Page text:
The Death Of A Pitcher
By Eric Nusbaum
They ran the bases for Jaime Irogoyen. His family, his friends, and his teammates were all there at Estadio Carta Blanca in Juarez, Mexico at 11:00 AM on January 17. I like to imagine they were still dressed up from the funeral; that they came straight from church. I like to imagine that they filed out of the dugout in their suits and lined up behind home plate like Little Leaguers.
In my version they all stand silently for a while, unsure of what to do. There is no pitcher to get things started. No base coach to windmill them around the diamond. They stand silently in the quiet sanctuary of the empty stadium. They scratch their heads and ponder life and death and the way a baseball field can make everything outside its lines or walls or fences disappear. Finally an old man (maybe a grandparent or a coach) grumbles impatiently; he knows death well. Let’s do something, he says. Vamanos.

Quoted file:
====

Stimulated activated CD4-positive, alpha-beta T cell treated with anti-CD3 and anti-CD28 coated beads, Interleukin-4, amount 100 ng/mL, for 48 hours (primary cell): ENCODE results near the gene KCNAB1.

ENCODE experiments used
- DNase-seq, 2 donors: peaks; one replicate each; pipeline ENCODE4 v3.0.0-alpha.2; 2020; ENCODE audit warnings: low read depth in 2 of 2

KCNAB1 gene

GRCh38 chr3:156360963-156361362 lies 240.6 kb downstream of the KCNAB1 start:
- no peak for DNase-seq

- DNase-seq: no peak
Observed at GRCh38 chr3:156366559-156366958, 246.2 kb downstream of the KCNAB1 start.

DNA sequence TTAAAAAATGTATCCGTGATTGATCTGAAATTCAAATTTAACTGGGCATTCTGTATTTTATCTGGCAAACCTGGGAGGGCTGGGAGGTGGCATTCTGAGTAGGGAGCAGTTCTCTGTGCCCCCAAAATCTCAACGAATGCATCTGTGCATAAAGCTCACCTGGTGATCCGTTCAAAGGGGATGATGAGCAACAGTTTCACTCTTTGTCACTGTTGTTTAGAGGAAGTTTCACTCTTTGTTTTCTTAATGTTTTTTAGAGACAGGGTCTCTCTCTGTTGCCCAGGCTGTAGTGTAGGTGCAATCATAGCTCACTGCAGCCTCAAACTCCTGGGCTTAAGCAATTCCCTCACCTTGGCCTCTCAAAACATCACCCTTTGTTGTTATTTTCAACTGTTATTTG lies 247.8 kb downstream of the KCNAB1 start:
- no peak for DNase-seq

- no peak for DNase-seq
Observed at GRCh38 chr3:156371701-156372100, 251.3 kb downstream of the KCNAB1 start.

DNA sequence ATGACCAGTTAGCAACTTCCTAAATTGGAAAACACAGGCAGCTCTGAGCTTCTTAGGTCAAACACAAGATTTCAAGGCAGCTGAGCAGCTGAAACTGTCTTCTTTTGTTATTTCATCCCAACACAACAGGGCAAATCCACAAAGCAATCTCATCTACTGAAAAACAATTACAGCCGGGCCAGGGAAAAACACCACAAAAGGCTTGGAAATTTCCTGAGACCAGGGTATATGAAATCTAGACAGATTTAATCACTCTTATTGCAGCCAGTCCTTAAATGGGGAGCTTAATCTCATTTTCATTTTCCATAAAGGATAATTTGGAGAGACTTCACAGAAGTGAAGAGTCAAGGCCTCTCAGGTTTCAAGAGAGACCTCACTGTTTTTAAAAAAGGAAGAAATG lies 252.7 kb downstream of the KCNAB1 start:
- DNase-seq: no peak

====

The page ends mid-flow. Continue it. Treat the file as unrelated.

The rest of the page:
The first person to run is Jaime Irogoyen’s sister. She jogs with her eyes on the dry clay in front of her, rounding each base perfectly, so that her foot only barely touches the inside corners of the bags. The old man who grumbled before nods at her technique. The next mourner runs and the next one. Each waits for the person before to reach first base before taking off. Each runs with his or her head down so as not to offend the imagined pitcher. After all, Jaime Irogoyen was a pitcher.